Wholesale Tree Nursery Cork

When selecting trees for a small garden in many cases there may only be space for one tree so choosing the right one is important. When planting in small enclosed spaces, it is advisable to plant trees that have a small crown spread.

Eventual height is an important factor too. Even small ornamental trees may, over time, reach a height of 6-7m or more. If you only have room for one tree ideally look for one with more than one feature or season of interest such as coloured bark or fruit or autumn colour following on from flowers. It is important when choosing trees for a small garden that any trees chosen are right for their surroundings in terms of proportion as well as for their decorative value.

Feel free to browse through our stock, we are always happy to talk about our trees. Visits to the nursery are welcome by appointment and are a great way to experience our trees for yourself.


  • "The Korean Fir is a tidy, compact, slow growing evergreen conifer. It has a dense, deep green foliage with a silvery blue hue. The seed cones are decorative with a lovely distinct colour turning from purple in spring to brown in the autumn. It can grow to heights of approximately 6-10ft tall x 3ft wide over 10 years. It prefers a sunny position in full sun in a slightly acidic, well drained soil."    
  • "Acer campestre Nanum is a top worked variety with a very dwarfing, rounded habit. Its leaves are smaller than those of the species and they form a very dense crown. Acer campestre Nanum does best in well drained soils, but does well in virtually any soil type, and will readily tolerate drought, soil compaction and air pollution. Very good for streets and residential planting, or any site where space is at a premium. This clone has long been in cultivation and was introduced in the 1830s."
  • "Acer griseum is a small tree, but a magnificent one. Originally from China, from an early age the bark peels to reveal cinnamon coloured under-bark and the trifoliate leaves have attractive reddish tints in autumn. Introduced by Ernest Wilson in 1901. Acer griseum does best in moist, well drained soil, and is not drought tolerant. Nutrient rich, wet soil can inhibit autumn colour."
  • "Acer palmatum Atropurpureum, known as Purple Japanese Maple, is a stunning and reliable clone introduced in the late 1850s. Best grown as a low branched bush, it emerges with deeply cut dark purple foliage in spring that turns to crimson in the autumn before leaf fall. Acer palmatum Atropurpureum thrives best on fertile, free draining soils in sheltered positions away from desiccating winds and scorching sun. Dark leaved trees provide wonderful contrast within a garden as its colour draws our eyes from the onset. With this in mind it is always good to plant on the extremity of the garden to focus the view through the plants."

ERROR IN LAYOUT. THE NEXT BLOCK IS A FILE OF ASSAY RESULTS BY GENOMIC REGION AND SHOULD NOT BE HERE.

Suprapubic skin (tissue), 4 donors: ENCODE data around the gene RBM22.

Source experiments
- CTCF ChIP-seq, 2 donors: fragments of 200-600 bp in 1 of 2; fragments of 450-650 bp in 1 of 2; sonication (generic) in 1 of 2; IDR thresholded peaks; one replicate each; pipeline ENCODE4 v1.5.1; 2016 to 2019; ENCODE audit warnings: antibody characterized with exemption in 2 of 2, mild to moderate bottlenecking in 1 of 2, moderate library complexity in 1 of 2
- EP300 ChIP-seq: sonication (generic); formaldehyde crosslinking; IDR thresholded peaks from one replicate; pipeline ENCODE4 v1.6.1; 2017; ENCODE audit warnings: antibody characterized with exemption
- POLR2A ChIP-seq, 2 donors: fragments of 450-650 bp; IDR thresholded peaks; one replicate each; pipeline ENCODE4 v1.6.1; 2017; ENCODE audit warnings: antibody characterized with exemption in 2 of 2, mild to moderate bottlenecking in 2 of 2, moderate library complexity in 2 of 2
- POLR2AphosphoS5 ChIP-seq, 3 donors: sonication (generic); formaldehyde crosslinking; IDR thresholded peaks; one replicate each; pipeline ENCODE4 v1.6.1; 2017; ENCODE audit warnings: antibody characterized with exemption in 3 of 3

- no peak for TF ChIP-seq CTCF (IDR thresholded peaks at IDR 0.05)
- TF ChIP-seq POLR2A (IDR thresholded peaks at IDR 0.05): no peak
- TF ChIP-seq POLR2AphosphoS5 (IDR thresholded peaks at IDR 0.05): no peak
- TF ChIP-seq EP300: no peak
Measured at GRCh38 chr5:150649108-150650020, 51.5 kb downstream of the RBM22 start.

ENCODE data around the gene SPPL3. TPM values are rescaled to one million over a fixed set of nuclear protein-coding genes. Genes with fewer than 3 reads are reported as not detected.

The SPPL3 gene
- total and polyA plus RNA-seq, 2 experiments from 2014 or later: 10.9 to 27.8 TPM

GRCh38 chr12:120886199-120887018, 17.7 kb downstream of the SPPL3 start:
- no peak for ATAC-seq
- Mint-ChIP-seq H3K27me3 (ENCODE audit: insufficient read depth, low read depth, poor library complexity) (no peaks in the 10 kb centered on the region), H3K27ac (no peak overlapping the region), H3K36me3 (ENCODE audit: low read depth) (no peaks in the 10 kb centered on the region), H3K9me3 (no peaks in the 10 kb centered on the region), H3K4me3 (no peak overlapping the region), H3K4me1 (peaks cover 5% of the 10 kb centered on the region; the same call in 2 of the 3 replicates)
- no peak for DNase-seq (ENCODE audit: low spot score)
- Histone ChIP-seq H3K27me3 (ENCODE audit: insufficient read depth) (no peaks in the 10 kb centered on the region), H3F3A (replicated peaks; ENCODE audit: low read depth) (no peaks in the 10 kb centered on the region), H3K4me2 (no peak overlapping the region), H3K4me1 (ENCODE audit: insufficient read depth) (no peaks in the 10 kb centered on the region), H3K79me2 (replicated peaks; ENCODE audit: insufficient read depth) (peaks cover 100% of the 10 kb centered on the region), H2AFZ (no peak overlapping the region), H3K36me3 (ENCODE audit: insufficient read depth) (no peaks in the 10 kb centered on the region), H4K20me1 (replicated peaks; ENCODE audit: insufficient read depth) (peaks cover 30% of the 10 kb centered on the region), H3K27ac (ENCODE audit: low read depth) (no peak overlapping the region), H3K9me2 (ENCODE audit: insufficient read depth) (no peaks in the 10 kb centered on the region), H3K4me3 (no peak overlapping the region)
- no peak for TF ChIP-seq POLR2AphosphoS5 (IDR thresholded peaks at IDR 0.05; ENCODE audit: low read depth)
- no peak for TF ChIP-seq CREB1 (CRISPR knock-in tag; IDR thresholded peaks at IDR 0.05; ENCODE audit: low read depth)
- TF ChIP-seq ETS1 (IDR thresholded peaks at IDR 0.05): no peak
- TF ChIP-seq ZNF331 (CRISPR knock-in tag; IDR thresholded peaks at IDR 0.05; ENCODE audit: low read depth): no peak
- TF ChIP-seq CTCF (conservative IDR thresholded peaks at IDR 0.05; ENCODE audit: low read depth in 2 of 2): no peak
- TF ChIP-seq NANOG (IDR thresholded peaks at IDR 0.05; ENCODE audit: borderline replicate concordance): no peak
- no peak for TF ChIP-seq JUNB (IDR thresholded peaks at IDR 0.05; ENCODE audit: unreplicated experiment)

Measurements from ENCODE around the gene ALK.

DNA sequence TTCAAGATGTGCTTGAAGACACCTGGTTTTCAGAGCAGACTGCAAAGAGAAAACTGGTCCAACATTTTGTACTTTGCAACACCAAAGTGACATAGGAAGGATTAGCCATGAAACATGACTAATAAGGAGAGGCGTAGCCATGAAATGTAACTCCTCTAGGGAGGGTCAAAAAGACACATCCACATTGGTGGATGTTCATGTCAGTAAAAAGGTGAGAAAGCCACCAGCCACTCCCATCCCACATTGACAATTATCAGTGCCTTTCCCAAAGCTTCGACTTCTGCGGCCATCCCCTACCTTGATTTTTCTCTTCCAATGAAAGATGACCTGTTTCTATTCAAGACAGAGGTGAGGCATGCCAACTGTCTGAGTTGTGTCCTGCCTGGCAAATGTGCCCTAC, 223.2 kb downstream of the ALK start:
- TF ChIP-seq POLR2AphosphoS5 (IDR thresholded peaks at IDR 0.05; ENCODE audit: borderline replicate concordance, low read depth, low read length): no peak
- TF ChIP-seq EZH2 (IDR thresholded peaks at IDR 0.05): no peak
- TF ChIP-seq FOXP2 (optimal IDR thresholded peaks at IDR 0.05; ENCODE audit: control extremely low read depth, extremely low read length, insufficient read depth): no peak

• "Acer platanoides Globosum was introduced in the 1870s. This lollipop tree is top grafted onto a platanoides stem to form a dense mop headed tree. A very good choice as a street tree and for urban plantings. It does well on most soil types, tolerates air pollution and resists drought. The dense rounded formality of the crown makes this a delight for architects seeking contrast. Wonderful when in full foliage, it is best for an urban environment where small is beautiful."
  • "Small but broad tree with a broad, virtually round crown. The leaves are 3-lobed, the middle lobe being significantly longer than the two side lobes. The leaves are bright green, turning yellowy orange to bright red in autumn. The fruits also turn bright red for several weeks as they ripen. This happens before the leaves change colour in autumn, so that the red fruits stand out attractively. Both the fruit and the autumn coloration benefit from a sunny location. A very hardy plant that flourishes on almost any soil type and is highly resistant to air pollution, drought and road salt."
  • "Amelanchier arborea Robin Hill (Juneberry) is a wonderful small tree which forms a dense oval habit and produces its masses of spring flowers that open pink and turn white. The young leaves emerge coppery-red and then harden to green by late spring before they turn orange and red in autumn. Will produces a light crop of berries in late summer. A very good choice for residential areas, the tree provides plenty of interest with virtually no maintenance. Being a relatively small tree at maturity and limited spread (up to 7 metres by 4 metres), it makes for a great choice in urban areas. It does best in moist, well drained, lime free soils."
  • "Amelanchier lamarckii (Service berry) is a stunning sight when in full bloom with its white flowers produced in plentiful racemes. It is a small, shrubby tree with emerging copper coloured leaves turning green by late spring before they mature to a rich red as autumn progresses. The rounded fruits, red in summer before turning black in autumn are edible. Amelanchier lamarckii is available in multi-stem form or as a single stem."